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What Exactly Are Hacker Wars?

Hacker wars are attempts to damage people or organizations using cyberspace. There are several types of hacker war tactics. In this Guide we will discuss some of the more common attacks.

Web Page Hacking

Lots of people ask me, "How do I hack a Web page?" Alas, gentle reader, the first step in this process ought to be physiologically impossible and unsuitable for description in a family publication.

The typical Web page hack begins with getting write permission to the hypertext files on the Web server that has been targeted. Amazingly, some Web sites accidentally offer write permission to anyone (world writable)! If so, all the hacker warrior need do is create a bogus Web page, give it the same name as the desired page on the Web site to be hit, and then transfer it via ftp.

Otherwise it is usually necessary to first break into the Web server computer and gain root or administrative control.

Hacked web pages usually consist of dirty pictures and bad language. I have hunted down many hacked Web sites. Wise political analysis, witty repartee and trenchant satire have been absent from every one I have ever seen -- with the single exception of one hack in Indonesia by the East Timor freedom fighter group. Perhaps because they risked their lives to have their say, they made their hack count.

But maybe my standards are too high. Judge for yourself. Parental discretion and antinausea medicine advised. Collections of hacked Web pages may be found at http://www.skeeve.net/

However, even if someone's cause is good and their commentary trenchant, messing up Web sites is a pitiful way to get across a message. They are quickly fixed. One has to hack a really famous Web site to make it into an archive.

If you believe in freedom enough to respect the integrity of other people's Web sites, and are serious about making a political statement on the Web, the legal and effective way is to get a domain name that is so similar to the site you oppose that lots of people will go there by accident. For example, http://clinton96.org was hilarious, clean, effective, and legal. http://dole96.org was also taken by parody makers. They are both down now. But they were widely reported. Many political sites linked to them!

To get your web spoof domain name, go to http://internic.net. (Carolyn's note: since writing this, Network Solutions http://networksolutions.com has taken over registering US domain names. The American Registry for Internet Numbers ARIN, http://arin.net is a non-profit organization established for the purpose of administration and registration of Internet Protocol (IP) numbers for North America, South America, the Caribbean and sub-Saharan Africa. Reseaux IP Europeens RIPE, http://www.ripe.net handles registrations for Europe, Middle East, and parts of Africa. The Asia Pacific Network Information Centre APNIC, http://www.apnic.net handles the Asia Pacific region.)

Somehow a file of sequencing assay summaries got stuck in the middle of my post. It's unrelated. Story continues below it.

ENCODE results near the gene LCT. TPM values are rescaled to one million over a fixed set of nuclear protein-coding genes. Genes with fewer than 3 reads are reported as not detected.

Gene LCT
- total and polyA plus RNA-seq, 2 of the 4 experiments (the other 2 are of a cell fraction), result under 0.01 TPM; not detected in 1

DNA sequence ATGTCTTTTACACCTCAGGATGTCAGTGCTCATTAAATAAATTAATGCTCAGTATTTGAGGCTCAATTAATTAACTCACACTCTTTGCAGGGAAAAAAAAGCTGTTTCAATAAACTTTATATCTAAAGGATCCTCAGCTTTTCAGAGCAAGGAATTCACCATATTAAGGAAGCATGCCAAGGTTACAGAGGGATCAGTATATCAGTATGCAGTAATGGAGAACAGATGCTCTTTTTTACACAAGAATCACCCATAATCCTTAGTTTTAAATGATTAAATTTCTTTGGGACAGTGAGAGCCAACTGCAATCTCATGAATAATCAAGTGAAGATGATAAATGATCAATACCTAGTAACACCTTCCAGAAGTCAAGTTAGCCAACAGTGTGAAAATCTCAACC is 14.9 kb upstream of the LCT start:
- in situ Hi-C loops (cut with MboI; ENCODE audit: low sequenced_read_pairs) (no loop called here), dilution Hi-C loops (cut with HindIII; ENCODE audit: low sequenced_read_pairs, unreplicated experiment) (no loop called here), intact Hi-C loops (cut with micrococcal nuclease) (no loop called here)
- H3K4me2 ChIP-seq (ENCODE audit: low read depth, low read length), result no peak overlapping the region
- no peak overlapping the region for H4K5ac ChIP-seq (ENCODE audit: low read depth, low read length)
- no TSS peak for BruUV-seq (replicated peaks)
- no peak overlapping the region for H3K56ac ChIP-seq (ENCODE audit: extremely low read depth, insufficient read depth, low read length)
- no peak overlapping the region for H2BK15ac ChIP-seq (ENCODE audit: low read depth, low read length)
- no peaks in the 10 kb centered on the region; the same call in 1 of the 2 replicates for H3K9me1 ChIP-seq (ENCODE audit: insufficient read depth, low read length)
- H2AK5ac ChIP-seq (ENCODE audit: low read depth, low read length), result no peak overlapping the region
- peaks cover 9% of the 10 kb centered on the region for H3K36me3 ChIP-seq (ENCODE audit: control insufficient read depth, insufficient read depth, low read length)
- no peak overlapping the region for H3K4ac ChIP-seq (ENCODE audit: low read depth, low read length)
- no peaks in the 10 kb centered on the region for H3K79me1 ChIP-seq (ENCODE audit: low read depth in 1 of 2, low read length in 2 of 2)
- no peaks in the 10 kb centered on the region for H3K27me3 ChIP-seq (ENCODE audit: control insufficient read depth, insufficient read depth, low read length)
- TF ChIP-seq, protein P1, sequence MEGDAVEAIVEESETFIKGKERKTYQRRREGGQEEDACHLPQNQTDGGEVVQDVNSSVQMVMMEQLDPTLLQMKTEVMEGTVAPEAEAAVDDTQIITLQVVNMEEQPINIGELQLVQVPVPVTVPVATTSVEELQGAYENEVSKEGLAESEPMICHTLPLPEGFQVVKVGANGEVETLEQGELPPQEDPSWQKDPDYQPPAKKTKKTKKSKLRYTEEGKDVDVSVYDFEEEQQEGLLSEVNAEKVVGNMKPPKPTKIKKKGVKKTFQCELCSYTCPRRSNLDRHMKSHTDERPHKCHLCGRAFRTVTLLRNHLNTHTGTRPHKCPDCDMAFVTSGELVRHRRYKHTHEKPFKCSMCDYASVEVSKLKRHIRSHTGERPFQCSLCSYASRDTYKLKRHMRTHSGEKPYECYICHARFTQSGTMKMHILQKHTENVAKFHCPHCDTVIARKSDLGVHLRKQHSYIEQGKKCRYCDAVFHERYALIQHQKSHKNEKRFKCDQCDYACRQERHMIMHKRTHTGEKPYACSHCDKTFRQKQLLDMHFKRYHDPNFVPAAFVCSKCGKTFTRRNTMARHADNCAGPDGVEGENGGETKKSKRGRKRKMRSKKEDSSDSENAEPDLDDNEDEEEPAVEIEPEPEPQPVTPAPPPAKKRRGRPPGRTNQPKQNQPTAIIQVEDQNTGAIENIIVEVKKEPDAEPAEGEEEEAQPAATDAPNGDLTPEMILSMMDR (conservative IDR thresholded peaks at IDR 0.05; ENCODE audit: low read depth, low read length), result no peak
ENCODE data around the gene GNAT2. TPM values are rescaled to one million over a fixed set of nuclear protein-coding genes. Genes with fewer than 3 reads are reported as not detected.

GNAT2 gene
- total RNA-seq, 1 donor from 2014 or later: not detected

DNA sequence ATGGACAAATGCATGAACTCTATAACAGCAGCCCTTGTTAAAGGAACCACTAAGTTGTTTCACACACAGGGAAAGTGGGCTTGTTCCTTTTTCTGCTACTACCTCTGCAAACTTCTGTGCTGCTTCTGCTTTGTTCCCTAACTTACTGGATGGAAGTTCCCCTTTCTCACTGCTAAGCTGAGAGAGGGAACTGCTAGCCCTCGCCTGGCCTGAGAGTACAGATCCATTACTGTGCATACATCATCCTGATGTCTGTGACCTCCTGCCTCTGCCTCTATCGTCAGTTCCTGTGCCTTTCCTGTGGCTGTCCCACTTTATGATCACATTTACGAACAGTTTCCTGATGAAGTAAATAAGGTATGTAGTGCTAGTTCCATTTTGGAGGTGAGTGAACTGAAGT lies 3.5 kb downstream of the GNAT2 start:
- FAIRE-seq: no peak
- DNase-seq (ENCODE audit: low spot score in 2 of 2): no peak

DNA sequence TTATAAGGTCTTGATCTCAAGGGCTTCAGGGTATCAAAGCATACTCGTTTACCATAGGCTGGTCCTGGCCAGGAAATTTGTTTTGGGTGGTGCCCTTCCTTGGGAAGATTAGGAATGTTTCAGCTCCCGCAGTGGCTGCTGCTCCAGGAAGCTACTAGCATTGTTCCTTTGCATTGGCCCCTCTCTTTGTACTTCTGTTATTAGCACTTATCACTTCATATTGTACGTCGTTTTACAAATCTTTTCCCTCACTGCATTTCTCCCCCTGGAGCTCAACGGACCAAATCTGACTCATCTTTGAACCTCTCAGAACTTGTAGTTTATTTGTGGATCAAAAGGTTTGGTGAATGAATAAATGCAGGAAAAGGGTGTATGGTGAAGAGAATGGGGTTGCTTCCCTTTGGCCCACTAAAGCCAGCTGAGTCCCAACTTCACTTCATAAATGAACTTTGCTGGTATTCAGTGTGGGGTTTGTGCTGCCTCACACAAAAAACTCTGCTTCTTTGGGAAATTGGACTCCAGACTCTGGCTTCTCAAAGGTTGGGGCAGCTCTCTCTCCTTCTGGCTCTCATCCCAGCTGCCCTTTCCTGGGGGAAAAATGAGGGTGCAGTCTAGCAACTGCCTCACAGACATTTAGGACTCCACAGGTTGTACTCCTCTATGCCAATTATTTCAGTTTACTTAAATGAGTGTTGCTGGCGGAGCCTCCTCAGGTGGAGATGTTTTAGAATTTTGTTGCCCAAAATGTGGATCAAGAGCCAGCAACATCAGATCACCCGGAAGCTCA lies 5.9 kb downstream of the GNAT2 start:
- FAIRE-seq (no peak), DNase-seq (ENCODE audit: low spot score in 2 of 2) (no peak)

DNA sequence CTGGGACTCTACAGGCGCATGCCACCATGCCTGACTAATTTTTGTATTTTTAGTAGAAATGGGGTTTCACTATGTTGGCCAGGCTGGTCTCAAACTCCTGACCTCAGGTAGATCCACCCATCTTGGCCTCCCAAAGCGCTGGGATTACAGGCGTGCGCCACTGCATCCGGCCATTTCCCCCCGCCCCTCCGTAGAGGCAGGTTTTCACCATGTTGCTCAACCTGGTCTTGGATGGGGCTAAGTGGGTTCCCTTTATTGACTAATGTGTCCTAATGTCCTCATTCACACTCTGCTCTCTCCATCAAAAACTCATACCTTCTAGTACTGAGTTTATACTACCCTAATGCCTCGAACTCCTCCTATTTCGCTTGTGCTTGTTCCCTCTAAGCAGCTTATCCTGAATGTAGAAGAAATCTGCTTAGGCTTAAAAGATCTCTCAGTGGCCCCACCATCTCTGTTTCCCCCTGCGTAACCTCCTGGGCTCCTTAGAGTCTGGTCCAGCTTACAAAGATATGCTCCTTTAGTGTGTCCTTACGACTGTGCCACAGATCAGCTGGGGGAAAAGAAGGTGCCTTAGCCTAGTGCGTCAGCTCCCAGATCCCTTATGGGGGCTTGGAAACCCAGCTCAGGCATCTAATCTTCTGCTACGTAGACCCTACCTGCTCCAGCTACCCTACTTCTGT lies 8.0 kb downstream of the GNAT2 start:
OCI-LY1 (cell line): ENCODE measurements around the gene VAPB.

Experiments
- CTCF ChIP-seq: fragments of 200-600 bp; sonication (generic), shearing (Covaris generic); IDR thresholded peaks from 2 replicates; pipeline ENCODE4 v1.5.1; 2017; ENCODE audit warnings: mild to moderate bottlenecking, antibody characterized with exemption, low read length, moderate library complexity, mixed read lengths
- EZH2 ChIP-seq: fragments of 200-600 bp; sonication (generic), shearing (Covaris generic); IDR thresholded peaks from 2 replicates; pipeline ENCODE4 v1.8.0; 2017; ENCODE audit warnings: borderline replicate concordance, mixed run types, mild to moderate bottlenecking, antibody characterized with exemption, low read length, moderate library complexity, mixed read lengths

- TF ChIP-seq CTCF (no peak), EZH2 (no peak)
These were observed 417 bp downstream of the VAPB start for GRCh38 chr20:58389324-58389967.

You will save a lot of money by purchasing it directly from them instead of through an intermediary. In fact, all you need to do is promise to buy a domain name. If you get tired of your parody Web site before you pay for it, people have told me they have just given the name back to Internic and no one demanded payment.

You can get punched in the nose by a giant corporation warning: If you get a parody domain name so you can put up a Web site that makes fun of a big corporation, even though you are not breaking the law, you may get sued. Even if you win the lawsuit, you could spend a lot of money in self defense. But you may be able to get lots of good publicity by alerting reporters to your plight before taking down your Web site. So in the end, especially if you get sued, you may make your views known to even more people than if you had hacked their Web site.

If you want to keep your Web site from being attacked, I recommend using a company that does nothing but host Web pages. This makes it easier to avoid being hacked. This is because the more services an Internet service provider offers, the more vulnerabilities it exposes. For example, my http://cmeinel.com is hosted by a Silicon Graphics box that does nothing but run a Web server. My @cmeinel.com email, by contrast, is hosted on a machine that does nothing but host a POP (post office protocol) server. For sending out email, I use yet another computer. (Carolyn's note: I keep on changing how I host Techbroker.)

More on hacker wars--->>

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